Outright Gifts to Boston University School of Medicine can be used to support programs specified by the donor. Gifts of highly appreciated assets, such as securities or real estate, offer special advantages since the portion of the fair market value that represents increase in value is genenrally not subject to capital gains tax.
Make a Stock Gift
Gifts That Provide Income and Other Financial Benefits
Planned gifts and bequests offer the donor income and tax advantages and often make possible a far larger gift.
In typical planned gifts, donors transfer assets to the School of Medicine; they and/or others receive income payments for life or a period of years and charitable deductions and other tax benefits. Donors may choose a fixed or variable income stream. In all instances, the donor should consult a financial or legal advisor before completing the gift.
Charitable Gift Annuities
Charitable gift annuities can augment the financial and estate plans of donors, especially retirees. Under the terms of a gift annuity, a donor transfers assets to the School of Medicine and then receives fixed payments for life and/or the life of another.
Minimum gift: $10,000
Deferred Gift Annuities
Donors of deferred gift annuities contribute cash or appreciated securities and receive annuity payments beginning at a future time if they choose. The minimum age to contribute to a deferred gift annuity is 55. The annuity rate is based on how long payments are postponed, the age of the annuitant when payments begin, and other factors. The donor receives a larger charitable income-tax deduction because of the deferral.
Minimum gift: $10,000
Charitable Remainder Trusts
Charitable remainder trusts offer flexible giving opportunities for those who wish to provide significant future funding for the School. The donor transfers cash or appreciated assets to a trust, which provides payments for the lifetime of one or more persons or for a term of years. At the time designated by the donor, funds remaining in the trust are transferred to Boston University School of Medicine to benenfit the program of the donor’s choice. Charitable remainder trusts can be designated to provide variable or fixed payments, while offering donors several tax and payment benefits.
Donor’s who prefer a fixed income may choose a charitable remainder annuity trust. The annual payment amount (at least five percent) for the duration of the trust is agreed upon when the trust is created.
Donors may also select variable payments that fluctuate with the growth and earnings of the trust assets. The charitable remainder unitrust offers annual payments equal to a percentage of the value of trust assets as determined each year. The percentage (at least five percent) is determined by the donor when the trust is created.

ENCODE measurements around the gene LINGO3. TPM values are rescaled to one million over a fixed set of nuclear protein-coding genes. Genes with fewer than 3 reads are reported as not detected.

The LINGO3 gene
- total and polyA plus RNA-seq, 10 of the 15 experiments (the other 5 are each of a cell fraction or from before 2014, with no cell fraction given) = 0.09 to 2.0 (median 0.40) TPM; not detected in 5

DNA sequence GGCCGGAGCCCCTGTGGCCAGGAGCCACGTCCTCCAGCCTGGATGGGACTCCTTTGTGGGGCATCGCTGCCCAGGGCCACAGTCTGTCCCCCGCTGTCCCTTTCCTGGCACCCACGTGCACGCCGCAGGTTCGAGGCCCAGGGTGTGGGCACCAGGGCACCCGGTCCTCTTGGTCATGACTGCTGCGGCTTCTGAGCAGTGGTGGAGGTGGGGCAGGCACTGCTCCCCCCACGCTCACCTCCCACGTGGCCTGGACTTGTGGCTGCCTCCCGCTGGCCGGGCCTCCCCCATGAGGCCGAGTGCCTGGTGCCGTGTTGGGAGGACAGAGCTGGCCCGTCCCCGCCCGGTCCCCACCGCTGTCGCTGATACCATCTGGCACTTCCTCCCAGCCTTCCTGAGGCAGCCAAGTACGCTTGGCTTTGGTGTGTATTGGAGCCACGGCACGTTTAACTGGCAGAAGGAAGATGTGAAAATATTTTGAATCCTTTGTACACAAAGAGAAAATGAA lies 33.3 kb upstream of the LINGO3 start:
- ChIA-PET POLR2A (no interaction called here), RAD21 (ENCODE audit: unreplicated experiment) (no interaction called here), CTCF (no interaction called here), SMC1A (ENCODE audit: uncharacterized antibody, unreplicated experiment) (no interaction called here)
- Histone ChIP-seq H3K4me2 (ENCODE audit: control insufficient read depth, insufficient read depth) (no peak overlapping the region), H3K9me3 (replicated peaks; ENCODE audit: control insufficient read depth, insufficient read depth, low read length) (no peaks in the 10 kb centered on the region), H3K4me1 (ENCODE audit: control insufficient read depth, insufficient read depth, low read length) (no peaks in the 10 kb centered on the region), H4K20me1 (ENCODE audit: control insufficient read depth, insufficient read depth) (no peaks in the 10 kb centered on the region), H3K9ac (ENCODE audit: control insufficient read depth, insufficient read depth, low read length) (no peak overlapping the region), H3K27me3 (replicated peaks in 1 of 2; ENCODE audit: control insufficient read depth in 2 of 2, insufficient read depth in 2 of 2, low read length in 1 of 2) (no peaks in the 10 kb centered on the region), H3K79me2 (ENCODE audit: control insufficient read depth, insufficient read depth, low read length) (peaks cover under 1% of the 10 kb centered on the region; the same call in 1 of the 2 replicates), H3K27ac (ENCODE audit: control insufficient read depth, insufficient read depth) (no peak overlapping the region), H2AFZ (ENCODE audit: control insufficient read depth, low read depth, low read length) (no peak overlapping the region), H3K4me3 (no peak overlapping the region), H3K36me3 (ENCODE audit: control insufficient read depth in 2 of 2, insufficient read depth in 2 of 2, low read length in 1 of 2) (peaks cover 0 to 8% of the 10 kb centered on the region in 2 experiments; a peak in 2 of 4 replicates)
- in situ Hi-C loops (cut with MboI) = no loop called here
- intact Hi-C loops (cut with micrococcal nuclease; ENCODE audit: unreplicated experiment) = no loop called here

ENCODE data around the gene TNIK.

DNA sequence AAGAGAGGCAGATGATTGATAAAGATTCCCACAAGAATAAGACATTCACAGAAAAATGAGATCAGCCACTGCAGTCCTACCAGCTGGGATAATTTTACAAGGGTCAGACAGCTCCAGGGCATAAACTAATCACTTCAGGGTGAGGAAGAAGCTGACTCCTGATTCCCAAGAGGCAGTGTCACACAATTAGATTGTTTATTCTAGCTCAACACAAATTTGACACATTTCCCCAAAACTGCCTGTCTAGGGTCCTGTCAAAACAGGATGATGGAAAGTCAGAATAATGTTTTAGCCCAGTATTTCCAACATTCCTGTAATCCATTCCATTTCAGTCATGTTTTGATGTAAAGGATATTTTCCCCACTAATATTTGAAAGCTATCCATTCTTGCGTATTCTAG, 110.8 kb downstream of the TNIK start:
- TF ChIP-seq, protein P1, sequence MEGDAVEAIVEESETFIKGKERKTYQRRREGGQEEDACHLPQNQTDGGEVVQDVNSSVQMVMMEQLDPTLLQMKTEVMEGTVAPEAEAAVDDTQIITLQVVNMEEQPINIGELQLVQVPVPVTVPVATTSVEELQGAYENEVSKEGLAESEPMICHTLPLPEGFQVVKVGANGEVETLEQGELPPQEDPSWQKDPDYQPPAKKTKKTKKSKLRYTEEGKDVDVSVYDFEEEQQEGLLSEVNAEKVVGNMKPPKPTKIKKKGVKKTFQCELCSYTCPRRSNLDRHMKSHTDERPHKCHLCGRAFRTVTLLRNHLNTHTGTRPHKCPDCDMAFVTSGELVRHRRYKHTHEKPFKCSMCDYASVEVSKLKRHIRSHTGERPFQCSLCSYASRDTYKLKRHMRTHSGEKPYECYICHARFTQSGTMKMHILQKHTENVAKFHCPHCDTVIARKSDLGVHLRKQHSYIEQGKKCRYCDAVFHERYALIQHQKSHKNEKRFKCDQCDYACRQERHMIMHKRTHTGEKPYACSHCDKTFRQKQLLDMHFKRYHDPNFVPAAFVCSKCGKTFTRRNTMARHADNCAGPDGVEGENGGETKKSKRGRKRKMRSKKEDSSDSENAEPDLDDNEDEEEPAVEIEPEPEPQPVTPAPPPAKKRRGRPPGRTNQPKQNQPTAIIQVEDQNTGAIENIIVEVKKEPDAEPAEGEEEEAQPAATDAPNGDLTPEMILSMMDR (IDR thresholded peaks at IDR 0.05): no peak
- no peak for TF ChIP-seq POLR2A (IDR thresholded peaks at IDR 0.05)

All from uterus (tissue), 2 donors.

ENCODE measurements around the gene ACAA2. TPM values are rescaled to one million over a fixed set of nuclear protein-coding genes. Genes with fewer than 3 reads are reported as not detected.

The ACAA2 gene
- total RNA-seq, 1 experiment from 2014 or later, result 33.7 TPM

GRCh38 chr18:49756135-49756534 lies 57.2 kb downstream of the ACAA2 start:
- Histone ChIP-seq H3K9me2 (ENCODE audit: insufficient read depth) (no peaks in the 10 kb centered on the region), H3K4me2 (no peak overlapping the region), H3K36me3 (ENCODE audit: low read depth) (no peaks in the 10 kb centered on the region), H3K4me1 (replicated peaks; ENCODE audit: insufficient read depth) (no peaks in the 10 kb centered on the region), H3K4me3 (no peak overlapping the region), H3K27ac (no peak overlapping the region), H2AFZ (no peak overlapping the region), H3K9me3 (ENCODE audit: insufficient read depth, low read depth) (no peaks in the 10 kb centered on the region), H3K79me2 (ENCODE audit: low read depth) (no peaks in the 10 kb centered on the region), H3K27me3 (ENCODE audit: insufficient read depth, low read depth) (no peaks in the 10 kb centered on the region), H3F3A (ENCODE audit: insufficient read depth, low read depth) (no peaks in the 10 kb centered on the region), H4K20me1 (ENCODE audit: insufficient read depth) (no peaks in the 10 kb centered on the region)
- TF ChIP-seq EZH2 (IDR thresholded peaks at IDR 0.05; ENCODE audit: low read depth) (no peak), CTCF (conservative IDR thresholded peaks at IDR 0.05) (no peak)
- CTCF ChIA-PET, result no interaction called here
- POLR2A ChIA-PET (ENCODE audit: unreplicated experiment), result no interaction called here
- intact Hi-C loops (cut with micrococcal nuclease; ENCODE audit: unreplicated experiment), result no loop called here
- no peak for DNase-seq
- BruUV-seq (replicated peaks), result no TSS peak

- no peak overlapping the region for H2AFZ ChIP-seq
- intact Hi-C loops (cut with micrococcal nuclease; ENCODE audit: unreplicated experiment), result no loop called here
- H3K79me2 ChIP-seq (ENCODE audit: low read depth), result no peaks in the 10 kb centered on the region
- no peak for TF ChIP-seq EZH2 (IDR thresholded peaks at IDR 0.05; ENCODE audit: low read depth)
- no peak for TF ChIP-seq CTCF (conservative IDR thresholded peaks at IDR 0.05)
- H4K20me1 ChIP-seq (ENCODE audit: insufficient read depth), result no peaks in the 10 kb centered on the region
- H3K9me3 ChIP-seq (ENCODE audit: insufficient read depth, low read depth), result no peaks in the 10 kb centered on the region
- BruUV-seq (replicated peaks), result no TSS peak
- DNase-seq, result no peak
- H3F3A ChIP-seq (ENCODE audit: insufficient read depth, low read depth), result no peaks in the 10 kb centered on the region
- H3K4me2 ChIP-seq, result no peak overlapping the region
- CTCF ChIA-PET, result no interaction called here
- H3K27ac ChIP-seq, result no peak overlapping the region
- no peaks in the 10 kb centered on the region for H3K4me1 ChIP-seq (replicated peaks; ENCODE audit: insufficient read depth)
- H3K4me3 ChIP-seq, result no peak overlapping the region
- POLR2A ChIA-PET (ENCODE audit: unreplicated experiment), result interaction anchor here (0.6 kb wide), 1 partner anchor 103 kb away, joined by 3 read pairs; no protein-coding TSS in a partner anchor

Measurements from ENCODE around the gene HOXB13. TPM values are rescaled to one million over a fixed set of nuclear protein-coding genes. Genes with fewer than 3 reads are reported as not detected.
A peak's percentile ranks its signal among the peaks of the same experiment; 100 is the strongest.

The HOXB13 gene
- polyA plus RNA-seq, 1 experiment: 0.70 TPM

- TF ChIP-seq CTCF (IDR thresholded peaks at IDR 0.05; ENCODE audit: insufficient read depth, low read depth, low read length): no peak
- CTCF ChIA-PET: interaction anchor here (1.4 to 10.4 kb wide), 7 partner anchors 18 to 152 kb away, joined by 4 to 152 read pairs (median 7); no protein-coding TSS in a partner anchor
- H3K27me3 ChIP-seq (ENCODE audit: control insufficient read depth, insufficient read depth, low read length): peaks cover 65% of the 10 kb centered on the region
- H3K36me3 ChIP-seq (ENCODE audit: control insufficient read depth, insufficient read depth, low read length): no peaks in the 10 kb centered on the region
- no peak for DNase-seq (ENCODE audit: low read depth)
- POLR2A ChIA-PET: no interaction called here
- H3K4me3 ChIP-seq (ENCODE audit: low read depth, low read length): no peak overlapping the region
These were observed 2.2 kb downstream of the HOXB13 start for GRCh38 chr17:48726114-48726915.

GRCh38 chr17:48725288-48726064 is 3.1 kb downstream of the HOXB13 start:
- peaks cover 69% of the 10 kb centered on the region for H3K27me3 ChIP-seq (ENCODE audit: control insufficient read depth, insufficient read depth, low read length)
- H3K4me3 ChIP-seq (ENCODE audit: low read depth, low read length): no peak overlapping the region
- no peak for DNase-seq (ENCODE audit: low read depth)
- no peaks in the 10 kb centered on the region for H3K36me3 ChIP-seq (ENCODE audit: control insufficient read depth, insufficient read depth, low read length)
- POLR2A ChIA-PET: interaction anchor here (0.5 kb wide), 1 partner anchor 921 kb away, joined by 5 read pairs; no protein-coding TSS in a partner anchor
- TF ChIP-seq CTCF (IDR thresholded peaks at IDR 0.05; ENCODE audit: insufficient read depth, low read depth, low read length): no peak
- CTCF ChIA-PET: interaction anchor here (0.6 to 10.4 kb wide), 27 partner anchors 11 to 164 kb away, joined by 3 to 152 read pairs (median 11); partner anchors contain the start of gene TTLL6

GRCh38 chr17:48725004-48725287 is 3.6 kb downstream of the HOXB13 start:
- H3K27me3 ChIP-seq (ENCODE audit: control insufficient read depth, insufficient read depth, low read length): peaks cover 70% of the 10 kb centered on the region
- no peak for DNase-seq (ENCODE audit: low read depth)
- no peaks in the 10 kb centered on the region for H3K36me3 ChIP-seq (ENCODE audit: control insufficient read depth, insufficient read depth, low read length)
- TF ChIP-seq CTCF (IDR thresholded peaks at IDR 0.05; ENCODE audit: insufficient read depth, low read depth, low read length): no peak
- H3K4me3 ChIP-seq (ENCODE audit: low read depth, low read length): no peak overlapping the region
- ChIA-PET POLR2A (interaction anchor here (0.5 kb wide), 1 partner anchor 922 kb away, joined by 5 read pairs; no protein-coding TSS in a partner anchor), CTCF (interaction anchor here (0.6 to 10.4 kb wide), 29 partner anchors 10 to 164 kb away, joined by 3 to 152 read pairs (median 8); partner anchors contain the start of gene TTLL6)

Through a charitable remainder trust, donors can realize their philanthropic dreams while responding to immediate financial concerns. Payments from a charitable remainder trust can supplement retirement income, help defray the educational expenses for a grandchild or other family member, or augment the income of an older relative.
In all instances, a remainder trust provides income to the donor or another income beneficiary for life or for another permissible period and a charitable tax deduction in the year of the gift; generally a remainder trust reduces estate taxes. When appreciated assets are contributed, no capital gains tax is due on the appreciation portion of the fair market value. Because no capital gains tax liability is incurred, funding a charitable remainder trust with highly appreciated real estate is especially advantageous. Payments from a charitable remainder trust may also incur relatively low taxes.
Minimum gift: $100,000
Charitable Lead Trusts
For donors with extensive assets, including those who would like to preserve closely held businesses for the next genenration, a charitable lead trust may provide particularly appealing gift and estate tax benenfits. During the term of the trust, payments, either fixed or variable, are made to Boston University School of Medicine. At the end of the period, the assets in the trust are transferred to the donor’s heirs.
Minimum gift: $100,000
A bequest by will, revocable living trust, or similar plan allows a donor to give to the School without affecting the donor’s financial security. Assets from an estate can pass under will or trust to the School in the following ways:
- The donor directs that a specific dollar amount shall pass to the School. With this option, donors know exactly what sum will be applied to the program of their choice.
- The donor specifies that a percentage of the value of the estate shall pass to the School.
- The donor bequeaths a specific item or asset to the School. Leaving tax-burdened assets, such as U.S. savings bonds, can save both income taxes and “death taxes.” Prior consultation will ensure that the asset will fit the School’s long-term plan.
Provisions for family members should, of course, come first in a donor’s estate plans. To ensure that an estate properly provides for relatives, a donor may opt to name the School as a beneficiary of all or a portion of the residue of the estate.
A donor should always consult an attorney when drawing up a will or other long-range financial plans, as tax and other laws vary from state to state and change frequently.
Retirement plans, including IRAs, 401(k) plans, Keogh Plans, and others, can provide excellent “pockets” from which to make charitable gifts. Many people are surprised to learn that heirs will receive relatively little of the balance in such plans after estate, income, and other taxes are deducted. Donors should check with financial advisors to learn more about making current and future gifts utilizing retirement assets in tax-favored ways.
Almost any arrangement that provides for a death beneficiary can be made payable to Boston University School of Medicine. For example, a donor can make the School the beneficiary of commercial annuities or deferred compensation and save both income taxes and estate taxes. Other ideas include: